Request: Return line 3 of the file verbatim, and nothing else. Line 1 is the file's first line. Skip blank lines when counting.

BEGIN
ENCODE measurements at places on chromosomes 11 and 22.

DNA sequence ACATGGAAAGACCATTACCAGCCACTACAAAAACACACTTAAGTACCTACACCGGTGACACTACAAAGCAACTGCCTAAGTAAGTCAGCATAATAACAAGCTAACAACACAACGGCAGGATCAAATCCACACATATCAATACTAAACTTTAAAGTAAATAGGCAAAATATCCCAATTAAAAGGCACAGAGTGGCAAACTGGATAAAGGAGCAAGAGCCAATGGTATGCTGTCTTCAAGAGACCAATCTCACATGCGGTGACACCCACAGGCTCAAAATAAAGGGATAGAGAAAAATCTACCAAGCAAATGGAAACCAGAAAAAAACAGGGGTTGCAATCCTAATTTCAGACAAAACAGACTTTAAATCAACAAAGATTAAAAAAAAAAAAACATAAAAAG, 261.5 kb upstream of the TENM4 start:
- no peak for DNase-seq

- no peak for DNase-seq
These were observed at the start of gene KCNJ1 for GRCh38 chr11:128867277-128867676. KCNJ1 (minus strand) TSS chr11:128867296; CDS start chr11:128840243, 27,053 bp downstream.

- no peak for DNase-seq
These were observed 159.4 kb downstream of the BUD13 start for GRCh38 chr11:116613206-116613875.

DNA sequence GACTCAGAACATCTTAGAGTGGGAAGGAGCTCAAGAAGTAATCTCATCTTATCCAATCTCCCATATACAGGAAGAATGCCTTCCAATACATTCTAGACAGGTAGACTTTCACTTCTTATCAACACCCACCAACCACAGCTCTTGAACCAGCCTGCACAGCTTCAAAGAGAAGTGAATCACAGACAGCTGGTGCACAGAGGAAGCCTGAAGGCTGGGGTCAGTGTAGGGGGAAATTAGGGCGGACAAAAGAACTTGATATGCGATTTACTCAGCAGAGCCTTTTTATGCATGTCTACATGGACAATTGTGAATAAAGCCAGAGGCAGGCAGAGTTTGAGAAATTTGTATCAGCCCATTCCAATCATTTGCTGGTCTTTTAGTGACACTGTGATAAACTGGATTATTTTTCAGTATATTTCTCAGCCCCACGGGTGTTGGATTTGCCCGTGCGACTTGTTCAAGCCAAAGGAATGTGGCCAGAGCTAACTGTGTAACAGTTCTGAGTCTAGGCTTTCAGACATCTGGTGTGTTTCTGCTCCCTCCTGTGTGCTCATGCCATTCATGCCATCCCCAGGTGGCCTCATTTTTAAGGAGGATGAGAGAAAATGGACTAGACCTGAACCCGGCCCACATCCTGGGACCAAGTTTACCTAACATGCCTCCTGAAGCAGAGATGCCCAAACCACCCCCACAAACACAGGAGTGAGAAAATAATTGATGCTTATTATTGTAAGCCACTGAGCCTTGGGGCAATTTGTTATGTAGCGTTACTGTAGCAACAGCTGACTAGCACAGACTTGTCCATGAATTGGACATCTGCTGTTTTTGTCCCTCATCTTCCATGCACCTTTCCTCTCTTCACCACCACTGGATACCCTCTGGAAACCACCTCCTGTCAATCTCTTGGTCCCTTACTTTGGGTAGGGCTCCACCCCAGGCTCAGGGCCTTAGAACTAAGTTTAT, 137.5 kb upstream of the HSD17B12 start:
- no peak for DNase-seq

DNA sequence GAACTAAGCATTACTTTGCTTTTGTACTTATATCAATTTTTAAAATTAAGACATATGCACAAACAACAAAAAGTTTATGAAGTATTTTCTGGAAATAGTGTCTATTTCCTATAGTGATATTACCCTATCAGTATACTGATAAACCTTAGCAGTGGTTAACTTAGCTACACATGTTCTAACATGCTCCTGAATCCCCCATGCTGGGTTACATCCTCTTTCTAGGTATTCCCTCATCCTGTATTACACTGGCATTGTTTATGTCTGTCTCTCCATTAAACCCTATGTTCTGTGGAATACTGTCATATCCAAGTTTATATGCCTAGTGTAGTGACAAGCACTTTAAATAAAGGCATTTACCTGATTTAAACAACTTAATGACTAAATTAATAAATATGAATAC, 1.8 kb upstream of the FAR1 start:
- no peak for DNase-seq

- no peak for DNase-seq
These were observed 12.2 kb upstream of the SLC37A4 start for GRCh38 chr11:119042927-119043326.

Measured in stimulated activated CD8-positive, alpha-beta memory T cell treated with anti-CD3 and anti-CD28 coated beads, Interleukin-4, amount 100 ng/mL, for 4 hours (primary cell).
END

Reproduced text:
- no peak for DNase-seq